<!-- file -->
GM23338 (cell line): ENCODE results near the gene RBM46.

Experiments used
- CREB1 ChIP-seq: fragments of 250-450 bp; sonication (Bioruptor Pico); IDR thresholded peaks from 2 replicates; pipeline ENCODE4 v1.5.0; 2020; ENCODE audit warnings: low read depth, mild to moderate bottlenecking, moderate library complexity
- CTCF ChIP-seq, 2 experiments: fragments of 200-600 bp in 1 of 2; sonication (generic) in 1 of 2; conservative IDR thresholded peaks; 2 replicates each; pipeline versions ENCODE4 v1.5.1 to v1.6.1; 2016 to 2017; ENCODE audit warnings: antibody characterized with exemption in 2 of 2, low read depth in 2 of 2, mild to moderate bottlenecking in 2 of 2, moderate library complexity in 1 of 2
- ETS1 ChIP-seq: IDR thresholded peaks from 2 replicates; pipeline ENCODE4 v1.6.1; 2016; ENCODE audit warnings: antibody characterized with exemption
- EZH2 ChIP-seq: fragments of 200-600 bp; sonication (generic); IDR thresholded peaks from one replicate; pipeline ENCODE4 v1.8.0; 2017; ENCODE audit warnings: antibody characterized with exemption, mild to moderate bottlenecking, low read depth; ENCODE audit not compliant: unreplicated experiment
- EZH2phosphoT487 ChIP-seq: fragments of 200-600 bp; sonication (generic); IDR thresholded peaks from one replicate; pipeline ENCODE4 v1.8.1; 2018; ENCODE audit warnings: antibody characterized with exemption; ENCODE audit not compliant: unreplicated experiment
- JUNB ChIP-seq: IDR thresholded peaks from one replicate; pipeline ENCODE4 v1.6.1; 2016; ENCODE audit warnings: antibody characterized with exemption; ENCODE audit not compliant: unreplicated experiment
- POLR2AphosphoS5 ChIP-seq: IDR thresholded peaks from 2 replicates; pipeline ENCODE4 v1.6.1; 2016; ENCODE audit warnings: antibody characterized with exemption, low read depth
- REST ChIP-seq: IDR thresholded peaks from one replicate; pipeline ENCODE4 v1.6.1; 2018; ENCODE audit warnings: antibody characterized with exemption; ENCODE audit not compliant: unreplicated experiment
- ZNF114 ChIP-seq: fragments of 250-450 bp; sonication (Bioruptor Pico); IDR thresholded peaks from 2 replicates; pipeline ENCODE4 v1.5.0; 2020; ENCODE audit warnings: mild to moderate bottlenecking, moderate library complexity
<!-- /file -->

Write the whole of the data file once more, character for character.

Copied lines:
GM23338 (cell line): ENCODE results near the gene RBM46.

Experiments used
- CREB1 ChIP-seq: fragments of 250-450 bp; sonication (Bioruptor Pico); IDR thresholded peaks from 2 replicates; pipeline ENCODE4 v1.5.0; 2020; ENCODE audit warnings: low read depth, mild to moderate bottlenecking, moderate library complexity
- CTCF ChIP-seq, 2 experiments: fragments of 200-600 bp in 1 of 2; sonication (generic) in 1 of 2; conservative IDR thresholded peaks; 2 replicates each; pipeline versions ENCODE4 v1.5.1 to v1.6.1; 2016 to 2017; ENCODE audit warnings: antibody characterized with exemption in 2 of 2, low read depth in 2 of 2, mild to moderate bottlenecking in 2 of 2, moderate library complexity in 1 of 2
- ETS1 ChIP-seq: IDR thresholded peaks from 2 replicates; pipeline ENCODE4 v1.6.1; 2016; ENCODE audit warnings: antibody characterized with exemption
- EZH2 ChIP-seq: fragments of 200-600 bp; sonication (generic); IDR thresholded peaks from one replicate; pipeline ENCODE4 v1.8.0; 2017; ENCODE audit warnings: antibody characterized with exemption, mild to moderate bottlenecking, low read depth; ENCODE audit not compliant: unreplicated experiment
- EZH2phosphoT487 ChIP-seq: fragments of 200-600 bp; sonication (generic); IDR thresholded peaks from one replicate; pipeline ENCODE4 v1.8.1; 2018; ENCODE audit warnings: antibody characterized with exemption; ENCODE audit not compliant: unreplicated experiment
- JUNB ChIP-seq: IDR thresholded peaks from one replicate; pipeline ENCODE4 v1.6.1; 2016; ENCODE audit warnings: antibody characterized with exemption; ENCODE audit not compliant: unreplicated experiment
- POLR2AphosphoS5 ChIP-seq: IDR thresholded peaks from 2 replicates; pipeline ENCODE4 v1.6.1; 2016; ENCODE audit warnings: antibody characterized with exemption, low read depth
- REST ChIP-seq: IDR thresholded peaks from one replicate; pipeline ENCODE4 v1.6.1; 2018; ENCODE audit warnings: antibody characterized with exemption; ENCODE audit not compliant: unreplicated experiment
- ZNF114 ChIP-seq: fragments of 250-450 bp; sonication (Bioruptor Pico); IDR thresholded peaks from 2 replicates; pipeline ENCODE4 v1.5.0; 2020; ENCODE audit warnings: mild to moderate bottlenecking, moderate library complexity